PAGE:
Pancreatic Transplant Stops Diabetes Symptoms

Discussion in 'Current Events' started by wdlove, Jun 10, 2004.

  1. wdlove macrumors P6

    wdlove

    Joined:
    Oct 20, 2002
    #1
    Surgery Provides Hope To Sickest Patients

    BOSTON -- Sherri Szmanski had never known what it was like not to be diabetic -- until now.

    NewsCenter 5's Heather Unruh reported that for the first time in 33 years, the Billerica, Mass., woman can eat what she wants, without constant testing or insulin injections.

    It's the result of a transplant surgery that is beginning to provide hope to the sickest patients.


    http://www.thebostonchannel.com/health/3400030/detail.html?treets=bos&tml=bos_health&ts=T&tmi=bos_health_1_12150006102004
     
  2. virividox macrumors 601

    virividox

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    Manila - Nottingham - Philadelphia - Santa Barbar
    #2
    thats great news, hopefully it can be used more successfully in more patients. diabetes runs in my family so i have to watch my intake.

    still i think you should always be aware of what your eating and eat in moderation just so even if you have a risk of it you reduce it materializing
     
  3. KingSleaze macrumors 6502

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    So. Cal
    #3
    I hope this leads to more hope for patients with pancreatic Cancer (previously incureable because of inoperability).
     
  4. PalmHarborTchr macrumors member

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    Feb 26, 2003
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    Florida
    #4
    It would be wonderful

    If this proceedure were as common as Lyposuction it would be great
    but that is not where the priority is as it is more lucerative for skill
    surgeons to suck fat out of the bodies of the wealthy rather than do
    this proceedure for diabetics. :(
     
  5. jsw Moderator emeritus

    jsw

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    Andover, MA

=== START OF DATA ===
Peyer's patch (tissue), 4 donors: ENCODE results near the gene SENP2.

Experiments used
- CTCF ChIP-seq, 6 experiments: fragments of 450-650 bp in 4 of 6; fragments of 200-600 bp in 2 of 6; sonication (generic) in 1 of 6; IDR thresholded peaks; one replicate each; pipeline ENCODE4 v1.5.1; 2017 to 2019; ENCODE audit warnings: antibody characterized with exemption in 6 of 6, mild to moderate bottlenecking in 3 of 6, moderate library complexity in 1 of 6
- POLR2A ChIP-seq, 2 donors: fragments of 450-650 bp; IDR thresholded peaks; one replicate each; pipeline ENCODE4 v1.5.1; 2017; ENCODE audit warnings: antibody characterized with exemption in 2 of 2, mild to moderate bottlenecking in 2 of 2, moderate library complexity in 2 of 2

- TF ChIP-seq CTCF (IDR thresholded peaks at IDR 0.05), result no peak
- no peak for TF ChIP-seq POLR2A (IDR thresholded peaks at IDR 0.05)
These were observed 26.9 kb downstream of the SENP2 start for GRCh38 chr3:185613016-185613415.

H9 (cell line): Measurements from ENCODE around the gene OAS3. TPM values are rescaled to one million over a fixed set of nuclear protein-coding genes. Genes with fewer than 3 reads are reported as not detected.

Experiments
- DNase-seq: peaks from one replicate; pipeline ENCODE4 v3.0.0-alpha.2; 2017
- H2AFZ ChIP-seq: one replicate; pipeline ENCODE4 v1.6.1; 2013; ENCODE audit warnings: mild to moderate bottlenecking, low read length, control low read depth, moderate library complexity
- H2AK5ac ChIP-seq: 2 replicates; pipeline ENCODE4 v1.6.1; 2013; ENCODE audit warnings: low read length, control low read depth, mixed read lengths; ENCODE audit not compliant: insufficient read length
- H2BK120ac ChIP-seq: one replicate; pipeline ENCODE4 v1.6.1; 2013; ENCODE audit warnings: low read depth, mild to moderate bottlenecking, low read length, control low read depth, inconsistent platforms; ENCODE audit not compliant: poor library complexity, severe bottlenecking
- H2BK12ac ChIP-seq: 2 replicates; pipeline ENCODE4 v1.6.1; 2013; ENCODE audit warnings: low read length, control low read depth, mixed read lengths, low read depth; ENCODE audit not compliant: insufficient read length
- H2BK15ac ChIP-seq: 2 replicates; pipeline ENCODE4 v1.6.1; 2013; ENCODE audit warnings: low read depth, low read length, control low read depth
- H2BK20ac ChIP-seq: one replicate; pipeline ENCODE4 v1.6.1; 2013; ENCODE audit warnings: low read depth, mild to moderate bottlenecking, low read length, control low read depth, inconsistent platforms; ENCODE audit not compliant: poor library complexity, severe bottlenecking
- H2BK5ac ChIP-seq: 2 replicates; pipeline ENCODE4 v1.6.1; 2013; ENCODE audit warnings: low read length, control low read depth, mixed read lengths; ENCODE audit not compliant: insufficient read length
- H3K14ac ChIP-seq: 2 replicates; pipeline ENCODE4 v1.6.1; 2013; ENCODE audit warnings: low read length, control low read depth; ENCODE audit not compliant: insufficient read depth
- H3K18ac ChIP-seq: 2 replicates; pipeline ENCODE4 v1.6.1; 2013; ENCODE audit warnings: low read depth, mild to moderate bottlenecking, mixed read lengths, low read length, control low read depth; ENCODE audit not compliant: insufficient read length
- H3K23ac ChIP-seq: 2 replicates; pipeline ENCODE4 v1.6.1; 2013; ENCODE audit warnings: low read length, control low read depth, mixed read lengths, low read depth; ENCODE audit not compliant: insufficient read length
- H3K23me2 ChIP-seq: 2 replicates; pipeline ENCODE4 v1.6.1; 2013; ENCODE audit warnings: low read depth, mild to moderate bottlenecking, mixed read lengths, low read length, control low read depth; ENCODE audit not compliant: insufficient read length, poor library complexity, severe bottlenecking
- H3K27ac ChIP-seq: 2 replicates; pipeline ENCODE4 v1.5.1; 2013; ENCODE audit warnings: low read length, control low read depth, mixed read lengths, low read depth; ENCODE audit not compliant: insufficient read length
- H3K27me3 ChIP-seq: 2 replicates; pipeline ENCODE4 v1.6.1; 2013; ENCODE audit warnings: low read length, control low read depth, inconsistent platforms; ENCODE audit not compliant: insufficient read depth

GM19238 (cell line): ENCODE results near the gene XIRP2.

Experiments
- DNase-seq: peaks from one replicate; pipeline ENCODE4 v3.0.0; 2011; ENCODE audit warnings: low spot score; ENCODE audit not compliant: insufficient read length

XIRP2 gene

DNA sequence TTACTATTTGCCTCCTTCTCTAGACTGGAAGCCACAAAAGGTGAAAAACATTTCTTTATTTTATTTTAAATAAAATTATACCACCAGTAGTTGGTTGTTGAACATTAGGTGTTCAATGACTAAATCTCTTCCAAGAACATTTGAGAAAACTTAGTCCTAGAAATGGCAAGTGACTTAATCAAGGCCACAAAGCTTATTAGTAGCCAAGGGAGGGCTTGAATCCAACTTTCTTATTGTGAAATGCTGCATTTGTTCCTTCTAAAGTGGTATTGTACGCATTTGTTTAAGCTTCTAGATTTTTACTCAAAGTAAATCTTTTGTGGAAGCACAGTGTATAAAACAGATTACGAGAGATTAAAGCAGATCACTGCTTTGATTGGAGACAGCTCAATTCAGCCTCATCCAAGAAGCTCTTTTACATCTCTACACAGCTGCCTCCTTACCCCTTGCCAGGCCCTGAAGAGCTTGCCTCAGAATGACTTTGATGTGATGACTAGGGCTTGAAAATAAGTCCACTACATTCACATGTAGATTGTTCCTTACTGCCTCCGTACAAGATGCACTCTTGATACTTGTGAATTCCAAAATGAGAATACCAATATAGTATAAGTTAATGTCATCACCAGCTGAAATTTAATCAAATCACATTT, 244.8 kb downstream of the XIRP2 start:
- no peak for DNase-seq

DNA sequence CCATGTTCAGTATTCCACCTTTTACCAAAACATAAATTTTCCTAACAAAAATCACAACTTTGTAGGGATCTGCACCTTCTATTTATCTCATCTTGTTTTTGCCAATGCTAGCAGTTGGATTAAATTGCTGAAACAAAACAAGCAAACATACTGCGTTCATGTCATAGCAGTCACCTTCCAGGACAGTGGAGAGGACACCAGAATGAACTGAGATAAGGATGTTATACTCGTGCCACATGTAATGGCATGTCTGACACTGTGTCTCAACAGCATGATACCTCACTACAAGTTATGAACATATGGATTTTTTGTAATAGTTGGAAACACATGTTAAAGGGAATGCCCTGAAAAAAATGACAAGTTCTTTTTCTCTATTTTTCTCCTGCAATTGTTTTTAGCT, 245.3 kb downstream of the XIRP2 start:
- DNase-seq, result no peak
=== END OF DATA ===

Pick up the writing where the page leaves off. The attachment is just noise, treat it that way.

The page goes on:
#5
    I hope that stem cell research further contributes in this area, given a chance. I think the eventual cloning of replacement organs - or at least new tissue for current organs - is inevitable. The timing, however, is uncertain.

    Until then, I am happy to see another transplantable organ. When someone dies, it is good to be able to turn some of that tragedy into hope for others.
     
  6. wdlove thread starter macrumors P6

    wdlove

    Joined:
    Oct 20, 2002
    #6
    It is important for us to watch our diet. There is now a higher incidence of diabetes in adults because of being overweight.

    Sherri has a better prognosis because of the of the dual transplant. By the time that rejection of the pancreas show up it's usually too late. The kidney is much easer to detect rejection early. Such as a decrease in urine output.

    The problem the limited number of donor organs. There are a lot of research being done on a real cure for diabetes.

    I pray that Sherri will have many years of success.
     
  7. rueyeet macrumors 65816

    rueyeet

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    Jun 10, 2003
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    MD
    #7
    That's interesting. A diabetic friend of mine has had constant pancreatic trouble as well. Is the function of the pancreas related to diabetes somehow?
     
  8. takao macrumors 68040

    takao

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    Dec 25, 2003
    Location:
    Dornbirn (Austria)
    #8
    insulin and other hormones are produced in the pancreas
    more directly: http://en.wikipedia.org/wiki/Islets_of_Langerhans
     
  9. MongoTheGeek macrumors 68040

    MongoTheGeek

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    Its not so much where you are as when you are.
    #9
    Pancreas produces insulin. Diabetes is insulin issues of various flavors.

    Type I: (Juvenile) is where the pancreas doesn't produce any insulin. This is thought to be caused by an autoimmune disease. This must be treated with insulin

    Type II: (Adult Onset) is where the tissues stop responding to insulin or under respond to it. The pancreas continues to increase production of insulin during the early stages. Later stages the pancreas burns out and stops producing insulin. This is often caused by obesity and a lack of exercise. It is treated in initial stages with diet and exercise followed drugs to lower the blood sugar through other means(encouraging uptake of glucose by the liver, etc.) finally by insulin. If it is caught early enough it is reversible. Once the production of insulin by the pancreas starts to decline damage is usually permanent.

    Both type of diabetes have a large number of side effects stemming from the toxicity of glucose to the body. The glucose limits blood flow to various parts of the body, wounds are slow to heal, nerve endings die off from lack of oxygen, the retina deteriorates.
     

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